This repulsion between electrons in many electron species which opposes the attraction of the electrons towards the nucleus, and which causes the energies of the atomic orbitals in many electron species to be lower in the hydrogenic species is known as electron shielding.
In the hydrogenic species, the energy of an atomic orbital is given by: , where n is the principal quantum number of the orbital and Z is the nuclear charge.
In the many electron species, we can take into account the effects of the inter-electron repulsion by substituting the nuclear charge by an effective nuclear charge, thus
Zeff = Z – σFor a hydrogenic ion, Zeff = Z. In many electron species, the difference between the nuclear charge and the effective nuclear charge is known as the shielding parameter, σ:
Some values of Zeff and σ for electrons in the 1s orbital are given in the table below.
|Effective nuclear charge and shielding parameters|
|Hydrogenic species||Many electron species|
Values of Zeff and σ for the electron in higher energy orbitals in He, obtained from spectroscopic studies of excited states are shown in the table below.
|Orbital energies and effective nuclear charges in 1s1nl1 excited state configurations of He|
|n||ns orbitals||np orbitals||nd orbitals|
|-ε (eV)||Zeff||-ε (eV)||Zeff||-ε (eV)||Zeff|
We should note from the above values:
The highly effective shielding in these states: σ ~ 1 for the excited electron, implying that repulsion by the 1s electron almost cancels the effect of one entire unit of nuclear charge.
ns, np, and nd orbitals have different orbital energies, s < p < d, unlike the situation in hydrogenic species.
we can understand these facts by considering the radial distribution functions for the different orbitals. These are a measure of the probability of finding an electron in a given orbital at a given distance from the nucleus.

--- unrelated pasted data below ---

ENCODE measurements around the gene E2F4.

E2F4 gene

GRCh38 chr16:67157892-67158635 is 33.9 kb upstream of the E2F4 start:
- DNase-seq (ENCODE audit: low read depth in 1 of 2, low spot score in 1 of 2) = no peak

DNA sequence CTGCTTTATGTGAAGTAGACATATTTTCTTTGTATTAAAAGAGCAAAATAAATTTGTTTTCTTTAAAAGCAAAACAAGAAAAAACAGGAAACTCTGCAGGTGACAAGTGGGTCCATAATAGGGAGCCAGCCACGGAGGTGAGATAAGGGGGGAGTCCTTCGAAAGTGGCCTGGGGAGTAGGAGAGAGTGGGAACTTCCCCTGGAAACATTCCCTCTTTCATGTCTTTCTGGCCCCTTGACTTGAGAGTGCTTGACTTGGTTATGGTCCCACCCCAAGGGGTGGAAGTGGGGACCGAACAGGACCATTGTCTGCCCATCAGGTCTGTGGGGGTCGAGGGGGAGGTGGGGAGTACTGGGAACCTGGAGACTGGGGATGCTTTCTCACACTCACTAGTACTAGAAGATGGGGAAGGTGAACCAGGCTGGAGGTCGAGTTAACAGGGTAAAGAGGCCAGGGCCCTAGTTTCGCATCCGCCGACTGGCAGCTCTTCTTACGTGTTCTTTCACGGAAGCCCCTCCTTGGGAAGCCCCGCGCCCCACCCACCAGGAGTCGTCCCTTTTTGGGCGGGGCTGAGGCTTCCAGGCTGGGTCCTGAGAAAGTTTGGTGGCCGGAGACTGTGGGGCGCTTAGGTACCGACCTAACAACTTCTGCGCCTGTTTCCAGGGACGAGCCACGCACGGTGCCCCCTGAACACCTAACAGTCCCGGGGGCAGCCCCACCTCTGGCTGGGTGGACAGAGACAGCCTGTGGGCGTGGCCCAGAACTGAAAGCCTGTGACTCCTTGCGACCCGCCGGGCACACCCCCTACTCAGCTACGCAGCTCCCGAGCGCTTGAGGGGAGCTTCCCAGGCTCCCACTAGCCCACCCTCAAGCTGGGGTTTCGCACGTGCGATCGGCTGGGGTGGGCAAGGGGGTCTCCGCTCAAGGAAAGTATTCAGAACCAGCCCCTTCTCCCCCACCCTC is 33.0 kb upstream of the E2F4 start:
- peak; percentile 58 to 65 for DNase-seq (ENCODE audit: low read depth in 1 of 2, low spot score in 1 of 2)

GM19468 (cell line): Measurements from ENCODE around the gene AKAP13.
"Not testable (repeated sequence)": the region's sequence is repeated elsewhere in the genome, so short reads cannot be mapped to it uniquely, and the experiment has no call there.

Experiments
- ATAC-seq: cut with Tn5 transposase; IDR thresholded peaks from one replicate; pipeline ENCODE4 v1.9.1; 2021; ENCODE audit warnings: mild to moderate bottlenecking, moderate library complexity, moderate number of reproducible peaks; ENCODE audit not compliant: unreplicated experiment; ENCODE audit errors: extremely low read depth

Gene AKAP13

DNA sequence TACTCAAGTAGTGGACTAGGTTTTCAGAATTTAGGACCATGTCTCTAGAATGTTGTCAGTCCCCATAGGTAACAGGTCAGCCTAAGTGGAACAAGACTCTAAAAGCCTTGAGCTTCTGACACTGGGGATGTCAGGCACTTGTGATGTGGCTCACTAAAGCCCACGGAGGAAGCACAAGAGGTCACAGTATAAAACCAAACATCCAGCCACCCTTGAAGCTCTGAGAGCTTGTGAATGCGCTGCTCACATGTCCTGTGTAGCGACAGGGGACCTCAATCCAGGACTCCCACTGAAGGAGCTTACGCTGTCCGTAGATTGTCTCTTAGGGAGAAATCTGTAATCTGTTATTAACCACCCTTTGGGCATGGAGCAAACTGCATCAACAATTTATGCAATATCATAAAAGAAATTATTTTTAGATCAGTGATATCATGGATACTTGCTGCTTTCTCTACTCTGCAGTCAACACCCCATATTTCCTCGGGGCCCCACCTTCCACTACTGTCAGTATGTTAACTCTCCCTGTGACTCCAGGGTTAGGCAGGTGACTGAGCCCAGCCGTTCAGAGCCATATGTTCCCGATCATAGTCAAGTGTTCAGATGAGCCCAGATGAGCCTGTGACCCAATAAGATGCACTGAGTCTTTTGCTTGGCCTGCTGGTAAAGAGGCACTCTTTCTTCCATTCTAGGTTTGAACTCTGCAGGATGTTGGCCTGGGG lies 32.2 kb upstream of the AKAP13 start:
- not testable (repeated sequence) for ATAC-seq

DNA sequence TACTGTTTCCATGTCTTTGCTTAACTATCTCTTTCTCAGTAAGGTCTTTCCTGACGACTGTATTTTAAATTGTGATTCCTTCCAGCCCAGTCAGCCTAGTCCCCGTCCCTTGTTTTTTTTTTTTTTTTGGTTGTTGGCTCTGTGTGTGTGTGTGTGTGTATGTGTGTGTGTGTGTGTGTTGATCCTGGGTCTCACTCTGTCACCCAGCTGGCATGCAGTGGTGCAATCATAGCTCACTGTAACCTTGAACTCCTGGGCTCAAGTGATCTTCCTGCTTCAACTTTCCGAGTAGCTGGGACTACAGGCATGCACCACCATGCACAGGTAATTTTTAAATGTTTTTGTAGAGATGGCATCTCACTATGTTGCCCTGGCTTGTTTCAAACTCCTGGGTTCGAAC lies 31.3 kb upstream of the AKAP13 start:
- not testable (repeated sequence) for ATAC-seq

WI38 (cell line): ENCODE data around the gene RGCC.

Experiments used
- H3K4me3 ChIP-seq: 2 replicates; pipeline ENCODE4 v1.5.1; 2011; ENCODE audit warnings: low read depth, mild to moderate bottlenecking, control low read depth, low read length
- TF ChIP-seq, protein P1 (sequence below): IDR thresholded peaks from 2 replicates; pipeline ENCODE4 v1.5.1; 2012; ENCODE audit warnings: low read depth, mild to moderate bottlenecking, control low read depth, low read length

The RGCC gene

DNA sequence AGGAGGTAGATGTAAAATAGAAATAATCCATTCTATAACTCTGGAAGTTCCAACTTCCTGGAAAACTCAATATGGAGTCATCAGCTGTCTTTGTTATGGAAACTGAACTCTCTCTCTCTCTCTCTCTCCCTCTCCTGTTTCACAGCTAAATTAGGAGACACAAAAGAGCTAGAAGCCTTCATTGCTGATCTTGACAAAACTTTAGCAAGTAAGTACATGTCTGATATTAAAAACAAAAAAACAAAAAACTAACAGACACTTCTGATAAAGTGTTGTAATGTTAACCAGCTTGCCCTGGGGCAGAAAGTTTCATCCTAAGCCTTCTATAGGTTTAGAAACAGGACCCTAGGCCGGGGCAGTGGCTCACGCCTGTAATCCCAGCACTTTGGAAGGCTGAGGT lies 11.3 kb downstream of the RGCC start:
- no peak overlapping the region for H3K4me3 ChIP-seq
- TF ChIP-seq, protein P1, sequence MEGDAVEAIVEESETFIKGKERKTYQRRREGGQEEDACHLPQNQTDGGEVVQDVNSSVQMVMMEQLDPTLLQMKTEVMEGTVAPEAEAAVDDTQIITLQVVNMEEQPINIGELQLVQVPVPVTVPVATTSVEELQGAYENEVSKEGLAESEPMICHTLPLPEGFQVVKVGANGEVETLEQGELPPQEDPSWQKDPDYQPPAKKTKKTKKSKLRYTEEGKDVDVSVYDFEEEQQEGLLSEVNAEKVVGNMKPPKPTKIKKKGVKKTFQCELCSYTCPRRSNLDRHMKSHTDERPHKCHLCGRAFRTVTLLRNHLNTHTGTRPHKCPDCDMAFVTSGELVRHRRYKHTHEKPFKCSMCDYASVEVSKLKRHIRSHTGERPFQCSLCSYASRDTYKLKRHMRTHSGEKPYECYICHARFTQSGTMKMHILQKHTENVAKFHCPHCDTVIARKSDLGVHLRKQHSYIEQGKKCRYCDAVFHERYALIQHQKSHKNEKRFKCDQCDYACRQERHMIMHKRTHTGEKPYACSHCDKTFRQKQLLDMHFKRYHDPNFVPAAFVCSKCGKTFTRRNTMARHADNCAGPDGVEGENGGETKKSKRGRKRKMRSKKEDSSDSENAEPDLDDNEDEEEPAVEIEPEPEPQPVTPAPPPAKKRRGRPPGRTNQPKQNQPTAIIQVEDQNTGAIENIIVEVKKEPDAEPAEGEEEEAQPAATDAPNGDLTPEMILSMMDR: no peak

When we look at the radial distribution functions, RDFs, we note the general increase in the size of the orbitals with increasing n. A useful measure of this is the value of rmax, the distance at which the RDF has its maximum value. rmax also depends on the value of l, eg. rmax(3s) > rmax(3p) > rmax(3d).
Although there is the above trend in the values of rmax, it should be noted that in the one-electron cases, the attraction of an electron to the nucleus, and hence the energy of the orbital, is the same for the 3s, 3p, and 3d orbitals due to the compensating effect of the inner parts of the RDFs for the 3s and 3p orbitals (ie. the peaks at lower r mean that the electron spends appreciable time close to the nucleus and experiences increased electrostatic attraction).
If we consider an electronic configuration like 1s23d1, we see that the RDF for the 3d orbital lies almost entirely outside that for 1s. The repulsion between the two electrons is nearly the same as if the 1s electron were concentrated at the nucleus. Thus the total electrostatic attraction experienced by the 3d electron towards the nucleus is the same as if the the nuclear charge had been reduced by one unit.
This means that the shielding by the 1s electron is almost perfect.
The tendency of an electron to spend much of its time at distances corresponding to peaks in the RDF means that the electrons in the 3d, 3p, and 3s orbitals tend to spend progressively more time close to the nucleus. They also spend progressively more time closer to the nucleus than the electron in the 1s orbital: these orbitals are said to penetrate the 1s orbital.
Repulsion between the two electrons is lower in the 1s13p1 and 1s13s1 configurations than the 1s13d1 configuration, as the electrons tend to be further apart more of the time, and the screening of the outer electron is less as they are able to get closer to the nucleus and experience a higher nuclear charge.
These effects can be summarized as: